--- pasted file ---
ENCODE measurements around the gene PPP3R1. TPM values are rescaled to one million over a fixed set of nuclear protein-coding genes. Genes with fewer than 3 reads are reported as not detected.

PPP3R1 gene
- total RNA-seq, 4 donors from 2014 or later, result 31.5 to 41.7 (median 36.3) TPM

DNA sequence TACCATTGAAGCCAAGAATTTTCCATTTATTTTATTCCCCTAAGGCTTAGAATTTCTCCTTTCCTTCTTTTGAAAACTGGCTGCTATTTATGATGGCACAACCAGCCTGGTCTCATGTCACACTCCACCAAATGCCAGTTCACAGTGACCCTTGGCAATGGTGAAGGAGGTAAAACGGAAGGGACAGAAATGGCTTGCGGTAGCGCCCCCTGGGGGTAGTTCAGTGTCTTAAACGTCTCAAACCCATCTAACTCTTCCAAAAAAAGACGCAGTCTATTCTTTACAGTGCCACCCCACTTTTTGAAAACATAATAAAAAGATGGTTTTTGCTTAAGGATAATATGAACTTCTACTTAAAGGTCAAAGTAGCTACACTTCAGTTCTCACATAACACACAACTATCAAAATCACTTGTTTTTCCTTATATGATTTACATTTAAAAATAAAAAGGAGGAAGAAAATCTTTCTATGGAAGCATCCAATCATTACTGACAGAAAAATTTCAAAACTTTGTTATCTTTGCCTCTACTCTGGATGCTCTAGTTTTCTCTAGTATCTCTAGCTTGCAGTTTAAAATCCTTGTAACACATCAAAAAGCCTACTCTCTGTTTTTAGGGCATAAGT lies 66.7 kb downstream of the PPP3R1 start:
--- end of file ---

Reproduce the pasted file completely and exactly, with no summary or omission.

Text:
ENCODE measurements around the gene PPP3R1. TPM values are rescaled to one million over a fixed set of nuclear protein-coding genes. Genes with fewer than 3 reads are reported as not detected.

PPP3R1 gene
- total RNA-seq, 4 donors from 2014 or later, result 31.5 to 41.7 (median 36.3) TPM

DNA sequence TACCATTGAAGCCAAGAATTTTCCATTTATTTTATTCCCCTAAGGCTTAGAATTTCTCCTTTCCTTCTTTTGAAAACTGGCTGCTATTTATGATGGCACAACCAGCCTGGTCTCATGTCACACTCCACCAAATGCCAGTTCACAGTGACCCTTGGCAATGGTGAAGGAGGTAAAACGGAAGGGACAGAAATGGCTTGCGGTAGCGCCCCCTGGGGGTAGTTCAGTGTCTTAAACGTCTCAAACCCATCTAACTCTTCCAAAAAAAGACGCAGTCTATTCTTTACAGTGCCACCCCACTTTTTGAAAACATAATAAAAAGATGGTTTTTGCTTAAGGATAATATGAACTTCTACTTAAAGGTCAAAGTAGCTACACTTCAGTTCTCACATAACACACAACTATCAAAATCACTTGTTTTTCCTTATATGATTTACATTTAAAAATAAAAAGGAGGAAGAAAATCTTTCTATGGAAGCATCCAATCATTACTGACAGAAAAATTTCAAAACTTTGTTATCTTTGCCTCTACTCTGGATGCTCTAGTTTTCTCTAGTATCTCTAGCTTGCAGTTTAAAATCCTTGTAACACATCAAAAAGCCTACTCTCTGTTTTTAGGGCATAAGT lies 66.7 kb downstream of the PPP3R1 start: